(last updated 4/12/2023)
If you are familiar with the mileage signs posted at the terminus points of US 6 and US 20, you might point to those and say, "The answer is plain to see: US 20 is 160 miles longer than US 6."
If both of those signs were accurate, then obviously US 20 would be longer. But the fact is, only one of those signs is accurate, whereas the other significantly overstates the true mileage. I first realized that based on measurements I took in 2016, and later refined in 2020. But you may well be wondering, "Why is the author so certain that '3365' is the figure that is wrong, as opposed to whatever number he came up with?" The answer is because in 2021 the source of the misinformation was identified, when I and others obtained a copy of AASHTO's 1989 route log (that is the most recent version they have published). We learned that the figure of "3365 miles" listed therein was never intended to represent the cross-country mileage of US 20. Let me explain.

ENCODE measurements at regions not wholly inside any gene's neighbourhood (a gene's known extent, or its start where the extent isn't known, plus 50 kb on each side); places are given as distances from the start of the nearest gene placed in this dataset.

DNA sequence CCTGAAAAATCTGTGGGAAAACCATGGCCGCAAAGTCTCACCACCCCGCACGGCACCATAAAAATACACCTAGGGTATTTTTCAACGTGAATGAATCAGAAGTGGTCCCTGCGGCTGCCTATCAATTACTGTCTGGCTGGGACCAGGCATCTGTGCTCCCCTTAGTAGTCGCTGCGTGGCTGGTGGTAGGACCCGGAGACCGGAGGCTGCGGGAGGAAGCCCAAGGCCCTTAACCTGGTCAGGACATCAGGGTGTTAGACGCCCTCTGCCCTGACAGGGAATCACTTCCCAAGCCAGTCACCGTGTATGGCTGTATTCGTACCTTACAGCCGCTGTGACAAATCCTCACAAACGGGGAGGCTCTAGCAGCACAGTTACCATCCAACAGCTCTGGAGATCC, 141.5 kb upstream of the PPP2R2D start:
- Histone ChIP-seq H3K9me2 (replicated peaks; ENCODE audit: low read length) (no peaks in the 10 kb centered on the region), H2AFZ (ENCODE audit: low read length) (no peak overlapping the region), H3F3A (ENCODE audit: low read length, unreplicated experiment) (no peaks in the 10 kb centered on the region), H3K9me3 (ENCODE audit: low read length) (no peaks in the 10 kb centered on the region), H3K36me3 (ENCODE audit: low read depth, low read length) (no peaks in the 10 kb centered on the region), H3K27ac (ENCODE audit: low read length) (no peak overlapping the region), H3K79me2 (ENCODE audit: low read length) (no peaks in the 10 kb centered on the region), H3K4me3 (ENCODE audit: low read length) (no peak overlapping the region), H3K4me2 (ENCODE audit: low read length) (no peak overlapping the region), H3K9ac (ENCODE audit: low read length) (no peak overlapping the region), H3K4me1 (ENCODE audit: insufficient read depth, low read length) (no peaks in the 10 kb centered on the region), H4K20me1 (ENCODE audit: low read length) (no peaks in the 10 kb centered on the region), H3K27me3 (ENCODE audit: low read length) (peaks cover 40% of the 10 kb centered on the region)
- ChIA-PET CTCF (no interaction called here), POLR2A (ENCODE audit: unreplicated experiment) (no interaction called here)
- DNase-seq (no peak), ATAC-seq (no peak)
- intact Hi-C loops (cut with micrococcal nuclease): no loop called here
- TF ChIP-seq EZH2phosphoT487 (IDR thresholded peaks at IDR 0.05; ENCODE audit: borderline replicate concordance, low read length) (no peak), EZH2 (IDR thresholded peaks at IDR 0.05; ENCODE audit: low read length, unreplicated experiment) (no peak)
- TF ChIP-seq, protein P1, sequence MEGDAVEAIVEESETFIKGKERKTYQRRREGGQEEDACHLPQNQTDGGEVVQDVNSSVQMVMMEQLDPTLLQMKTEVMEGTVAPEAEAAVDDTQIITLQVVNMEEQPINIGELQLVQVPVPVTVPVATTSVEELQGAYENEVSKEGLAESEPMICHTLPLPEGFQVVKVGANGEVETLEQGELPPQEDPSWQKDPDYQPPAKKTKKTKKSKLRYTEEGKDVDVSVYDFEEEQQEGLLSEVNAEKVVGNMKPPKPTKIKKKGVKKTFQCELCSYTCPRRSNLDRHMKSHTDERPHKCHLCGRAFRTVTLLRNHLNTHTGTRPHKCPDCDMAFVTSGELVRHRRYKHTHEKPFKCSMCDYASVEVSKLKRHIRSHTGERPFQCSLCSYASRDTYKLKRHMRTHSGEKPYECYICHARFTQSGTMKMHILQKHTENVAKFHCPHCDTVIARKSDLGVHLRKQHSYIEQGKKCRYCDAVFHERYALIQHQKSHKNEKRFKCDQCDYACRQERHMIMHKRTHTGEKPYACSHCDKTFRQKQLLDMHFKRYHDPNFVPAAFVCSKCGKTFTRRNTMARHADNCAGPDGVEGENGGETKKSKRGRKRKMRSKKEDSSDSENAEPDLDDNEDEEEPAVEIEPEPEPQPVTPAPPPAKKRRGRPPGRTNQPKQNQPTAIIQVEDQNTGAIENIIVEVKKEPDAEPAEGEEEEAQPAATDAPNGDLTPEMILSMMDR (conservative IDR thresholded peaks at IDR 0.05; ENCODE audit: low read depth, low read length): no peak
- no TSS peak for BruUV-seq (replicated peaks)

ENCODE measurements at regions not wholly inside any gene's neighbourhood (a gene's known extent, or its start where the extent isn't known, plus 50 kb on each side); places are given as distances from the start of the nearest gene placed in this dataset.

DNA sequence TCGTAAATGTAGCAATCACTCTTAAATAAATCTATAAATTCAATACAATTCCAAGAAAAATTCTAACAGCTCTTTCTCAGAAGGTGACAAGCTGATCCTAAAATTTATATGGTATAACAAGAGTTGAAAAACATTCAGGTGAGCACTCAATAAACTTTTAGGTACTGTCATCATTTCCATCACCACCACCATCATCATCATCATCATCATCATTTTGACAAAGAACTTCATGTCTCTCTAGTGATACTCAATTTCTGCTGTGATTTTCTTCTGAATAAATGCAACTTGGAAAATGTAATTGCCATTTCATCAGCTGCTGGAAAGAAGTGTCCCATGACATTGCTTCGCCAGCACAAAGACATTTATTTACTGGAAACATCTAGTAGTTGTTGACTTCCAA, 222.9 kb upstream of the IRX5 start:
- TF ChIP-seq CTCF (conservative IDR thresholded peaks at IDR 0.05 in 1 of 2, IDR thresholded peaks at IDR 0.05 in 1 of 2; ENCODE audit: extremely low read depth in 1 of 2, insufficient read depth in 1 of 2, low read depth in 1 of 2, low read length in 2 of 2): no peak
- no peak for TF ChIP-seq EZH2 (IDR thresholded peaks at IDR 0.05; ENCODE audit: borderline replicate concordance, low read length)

Pretty amazing coincidence...
Heading west from Portland, US 26 enters the path of totality near Mt. Hood, and remains within the path for about 330 miles, all the way to the Idaho border: